Carper Decries Increase in Nation’s Debt Limit
Urges “Discipline, Responsibility, Sacrifice”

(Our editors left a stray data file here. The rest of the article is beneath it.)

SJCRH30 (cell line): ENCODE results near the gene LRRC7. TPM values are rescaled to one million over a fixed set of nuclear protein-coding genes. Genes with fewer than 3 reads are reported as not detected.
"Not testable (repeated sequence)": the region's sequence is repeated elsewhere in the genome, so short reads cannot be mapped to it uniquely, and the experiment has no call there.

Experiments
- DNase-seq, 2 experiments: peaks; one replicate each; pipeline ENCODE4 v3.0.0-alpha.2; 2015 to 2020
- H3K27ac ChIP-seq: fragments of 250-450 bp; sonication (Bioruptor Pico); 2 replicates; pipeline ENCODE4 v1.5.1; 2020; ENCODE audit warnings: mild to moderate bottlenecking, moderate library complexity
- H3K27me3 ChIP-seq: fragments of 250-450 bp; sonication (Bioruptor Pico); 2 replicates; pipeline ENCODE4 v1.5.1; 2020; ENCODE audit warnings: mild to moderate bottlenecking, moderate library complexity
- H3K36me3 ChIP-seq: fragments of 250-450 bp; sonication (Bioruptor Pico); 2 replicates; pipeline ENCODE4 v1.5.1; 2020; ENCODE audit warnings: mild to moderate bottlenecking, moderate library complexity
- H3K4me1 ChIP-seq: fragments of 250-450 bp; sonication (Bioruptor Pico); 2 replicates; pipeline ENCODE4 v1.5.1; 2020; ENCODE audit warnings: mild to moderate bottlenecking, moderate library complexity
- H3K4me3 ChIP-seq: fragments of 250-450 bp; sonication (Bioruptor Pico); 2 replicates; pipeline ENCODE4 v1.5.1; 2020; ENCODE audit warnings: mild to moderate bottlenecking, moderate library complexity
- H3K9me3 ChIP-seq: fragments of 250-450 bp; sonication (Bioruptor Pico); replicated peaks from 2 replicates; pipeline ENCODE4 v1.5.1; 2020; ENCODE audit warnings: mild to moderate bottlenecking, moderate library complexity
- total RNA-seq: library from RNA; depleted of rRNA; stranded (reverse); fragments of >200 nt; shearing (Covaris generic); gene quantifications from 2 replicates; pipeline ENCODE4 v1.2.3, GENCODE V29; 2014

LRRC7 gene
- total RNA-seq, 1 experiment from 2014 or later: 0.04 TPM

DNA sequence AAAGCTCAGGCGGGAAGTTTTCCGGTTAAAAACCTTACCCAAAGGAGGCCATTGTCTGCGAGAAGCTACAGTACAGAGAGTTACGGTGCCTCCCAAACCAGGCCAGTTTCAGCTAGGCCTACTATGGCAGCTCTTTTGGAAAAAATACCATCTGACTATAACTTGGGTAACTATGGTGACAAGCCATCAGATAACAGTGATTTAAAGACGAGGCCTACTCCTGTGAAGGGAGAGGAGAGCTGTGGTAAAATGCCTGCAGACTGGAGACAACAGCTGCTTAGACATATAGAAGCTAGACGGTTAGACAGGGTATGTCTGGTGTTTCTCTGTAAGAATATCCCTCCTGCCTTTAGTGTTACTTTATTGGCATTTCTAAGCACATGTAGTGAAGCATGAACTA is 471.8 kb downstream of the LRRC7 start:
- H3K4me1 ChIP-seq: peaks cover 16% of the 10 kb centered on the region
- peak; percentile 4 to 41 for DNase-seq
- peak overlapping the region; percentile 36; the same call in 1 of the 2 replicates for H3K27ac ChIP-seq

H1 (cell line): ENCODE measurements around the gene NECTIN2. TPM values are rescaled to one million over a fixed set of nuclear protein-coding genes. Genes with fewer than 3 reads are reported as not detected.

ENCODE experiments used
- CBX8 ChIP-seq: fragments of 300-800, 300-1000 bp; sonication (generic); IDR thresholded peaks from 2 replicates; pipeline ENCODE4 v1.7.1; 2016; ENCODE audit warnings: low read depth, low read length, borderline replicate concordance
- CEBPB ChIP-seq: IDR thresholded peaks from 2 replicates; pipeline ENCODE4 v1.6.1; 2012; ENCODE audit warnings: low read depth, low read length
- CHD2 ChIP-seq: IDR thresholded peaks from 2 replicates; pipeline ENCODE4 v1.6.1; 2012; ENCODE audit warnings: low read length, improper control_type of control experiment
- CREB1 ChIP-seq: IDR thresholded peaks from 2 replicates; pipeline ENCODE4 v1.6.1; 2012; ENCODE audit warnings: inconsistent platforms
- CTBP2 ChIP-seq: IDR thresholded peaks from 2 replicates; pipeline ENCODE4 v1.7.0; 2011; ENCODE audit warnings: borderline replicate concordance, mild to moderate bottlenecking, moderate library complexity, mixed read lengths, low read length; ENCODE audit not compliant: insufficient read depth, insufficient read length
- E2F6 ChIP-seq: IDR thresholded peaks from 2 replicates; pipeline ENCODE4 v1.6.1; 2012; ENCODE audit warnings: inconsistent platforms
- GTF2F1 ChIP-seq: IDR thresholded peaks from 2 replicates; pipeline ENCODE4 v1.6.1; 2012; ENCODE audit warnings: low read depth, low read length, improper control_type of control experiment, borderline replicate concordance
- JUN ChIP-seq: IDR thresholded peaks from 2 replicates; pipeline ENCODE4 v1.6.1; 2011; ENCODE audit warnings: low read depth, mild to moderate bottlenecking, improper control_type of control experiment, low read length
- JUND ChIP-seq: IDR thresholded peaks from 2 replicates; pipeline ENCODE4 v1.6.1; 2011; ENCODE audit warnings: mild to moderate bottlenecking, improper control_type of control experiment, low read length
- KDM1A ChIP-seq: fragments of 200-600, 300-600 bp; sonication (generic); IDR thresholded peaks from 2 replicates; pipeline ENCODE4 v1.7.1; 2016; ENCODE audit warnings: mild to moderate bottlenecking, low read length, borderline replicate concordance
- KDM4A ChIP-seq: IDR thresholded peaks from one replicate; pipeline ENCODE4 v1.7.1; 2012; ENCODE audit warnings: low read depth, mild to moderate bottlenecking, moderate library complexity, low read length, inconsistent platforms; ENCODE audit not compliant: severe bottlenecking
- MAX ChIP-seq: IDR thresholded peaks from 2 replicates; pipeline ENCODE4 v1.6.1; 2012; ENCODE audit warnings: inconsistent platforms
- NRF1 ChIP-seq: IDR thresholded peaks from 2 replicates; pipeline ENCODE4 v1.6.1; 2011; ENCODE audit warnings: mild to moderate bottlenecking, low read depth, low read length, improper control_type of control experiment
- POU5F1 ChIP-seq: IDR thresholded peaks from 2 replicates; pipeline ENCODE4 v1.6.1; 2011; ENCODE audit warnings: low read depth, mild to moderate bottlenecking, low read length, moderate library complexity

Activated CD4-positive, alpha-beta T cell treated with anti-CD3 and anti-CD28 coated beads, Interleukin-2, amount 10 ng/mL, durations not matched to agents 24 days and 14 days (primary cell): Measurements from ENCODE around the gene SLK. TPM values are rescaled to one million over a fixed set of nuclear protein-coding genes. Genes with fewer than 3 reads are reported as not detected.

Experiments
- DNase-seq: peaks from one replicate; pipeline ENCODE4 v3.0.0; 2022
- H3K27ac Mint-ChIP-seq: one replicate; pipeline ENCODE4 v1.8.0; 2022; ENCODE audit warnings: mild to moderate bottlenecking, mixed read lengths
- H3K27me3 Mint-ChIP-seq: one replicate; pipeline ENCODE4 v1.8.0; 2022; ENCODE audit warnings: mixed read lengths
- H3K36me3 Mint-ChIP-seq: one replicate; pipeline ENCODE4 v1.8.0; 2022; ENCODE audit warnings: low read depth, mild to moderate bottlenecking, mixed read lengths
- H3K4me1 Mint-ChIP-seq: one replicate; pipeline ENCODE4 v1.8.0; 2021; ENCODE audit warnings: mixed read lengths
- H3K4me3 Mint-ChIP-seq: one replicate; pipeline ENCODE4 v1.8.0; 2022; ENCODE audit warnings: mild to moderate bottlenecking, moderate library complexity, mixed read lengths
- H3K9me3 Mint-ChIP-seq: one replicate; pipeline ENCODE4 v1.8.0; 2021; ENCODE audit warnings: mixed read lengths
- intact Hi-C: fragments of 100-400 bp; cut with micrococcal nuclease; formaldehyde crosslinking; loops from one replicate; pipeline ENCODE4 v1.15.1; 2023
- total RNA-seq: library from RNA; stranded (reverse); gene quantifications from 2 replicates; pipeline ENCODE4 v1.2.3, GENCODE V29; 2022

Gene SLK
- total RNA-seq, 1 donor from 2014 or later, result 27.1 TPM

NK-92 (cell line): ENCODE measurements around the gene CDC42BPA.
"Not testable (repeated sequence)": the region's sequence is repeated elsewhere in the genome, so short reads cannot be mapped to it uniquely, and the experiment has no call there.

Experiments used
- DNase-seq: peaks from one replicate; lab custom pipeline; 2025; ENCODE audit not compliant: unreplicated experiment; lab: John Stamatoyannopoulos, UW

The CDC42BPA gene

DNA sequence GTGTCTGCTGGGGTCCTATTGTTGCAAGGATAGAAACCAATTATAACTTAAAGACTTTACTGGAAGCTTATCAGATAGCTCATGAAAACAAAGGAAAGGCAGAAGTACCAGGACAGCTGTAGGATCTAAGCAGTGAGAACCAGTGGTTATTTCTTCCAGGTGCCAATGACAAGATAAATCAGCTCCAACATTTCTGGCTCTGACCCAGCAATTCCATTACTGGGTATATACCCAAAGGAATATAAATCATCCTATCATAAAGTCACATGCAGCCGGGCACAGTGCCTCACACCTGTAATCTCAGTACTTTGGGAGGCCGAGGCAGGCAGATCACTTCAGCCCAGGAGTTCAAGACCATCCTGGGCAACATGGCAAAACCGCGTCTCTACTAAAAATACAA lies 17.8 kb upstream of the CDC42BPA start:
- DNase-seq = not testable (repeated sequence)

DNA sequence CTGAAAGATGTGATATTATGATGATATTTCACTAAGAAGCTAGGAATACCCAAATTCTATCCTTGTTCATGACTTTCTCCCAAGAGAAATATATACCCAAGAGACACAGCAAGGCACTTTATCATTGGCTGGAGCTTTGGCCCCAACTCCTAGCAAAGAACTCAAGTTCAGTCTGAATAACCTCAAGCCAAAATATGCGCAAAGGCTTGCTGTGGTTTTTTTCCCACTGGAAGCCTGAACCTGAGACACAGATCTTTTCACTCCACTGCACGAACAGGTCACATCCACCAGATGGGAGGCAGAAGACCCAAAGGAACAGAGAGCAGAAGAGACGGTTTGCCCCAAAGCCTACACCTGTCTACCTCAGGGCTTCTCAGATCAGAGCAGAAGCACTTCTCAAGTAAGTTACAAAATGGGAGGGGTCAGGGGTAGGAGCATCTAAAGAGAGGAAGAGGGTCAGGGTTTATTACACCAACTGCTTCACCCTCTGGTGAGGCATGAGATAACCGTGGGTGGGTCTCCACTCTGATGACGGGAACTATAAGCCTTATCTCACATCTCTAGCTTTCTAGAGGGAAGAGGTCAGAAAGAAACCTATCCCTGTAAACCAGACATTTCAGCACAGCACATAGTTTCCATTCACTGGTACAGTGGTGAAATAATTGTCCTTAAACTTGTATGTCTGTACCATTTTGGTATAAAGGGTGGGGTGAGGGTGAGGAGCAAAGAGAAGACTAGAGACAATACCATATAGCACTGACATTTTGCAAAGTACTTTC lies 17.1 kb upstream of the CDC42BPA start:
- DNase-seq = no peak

WASHINGTON (Nov. 17, 2004) – Sen. Tom Carper, D-Del., today decried the need for legislation to dramatically increase the nation’s indebtedness to more than $8 trillion, saying Congress needs to tighten its belt and start living within its means again. “There is symbolism in the fact that one of the last acts of the 109th Congress will be to place the country deeper in hoc to its creditors,” said Carper of the legislation to increase the nation’s debt limit by $800 billion, to some $8.2 trillion, the largest in history. The bill passed the Senate today by a 52-44 vote. Carper criticized the Republican leadership in Congress and President Bush for continuing to ignore our nation’s fiscal crisis, which now includes years of projected deficits. In a speech on the Senate floor, Carper reminded his colleagues that when President Clinton left office, America had a budget surplus — enough to secure the future solvency of Social Security and Medicare and to put the country on course to be completely debt-free. But after enactment of the president’s tax cuts, massive spending increases to pay for the war in Iraq, and an economic slowdown at home, the country’s fiscal situation has completely reversed. Carper said Congress needs to show more “discipline, responsibility and sacrifice” in order to put America on the right track again. Carper called on Congress to reinstate rules that would force new spending or tax cuts to be paid for by corresponding cuts in other areas of the federal budget. “Our state and local governments know what it means to live by two simple rules: live within your means and pay as you go. We used to live by these rules in Congress, but we let them expire. As a result, we have unleashed a frenzy of spending and borrowing.” Carper said he stood willing to work with Republicans and Democrats who wanted to do something about the nation’s fiscal crisis. “If we work together, we can save ourselves from standing once again on the precipice of adding another billion, another hundred billion or another trillion to the debt we are loading on the backs of our children and future generations of Americans,” said Carper.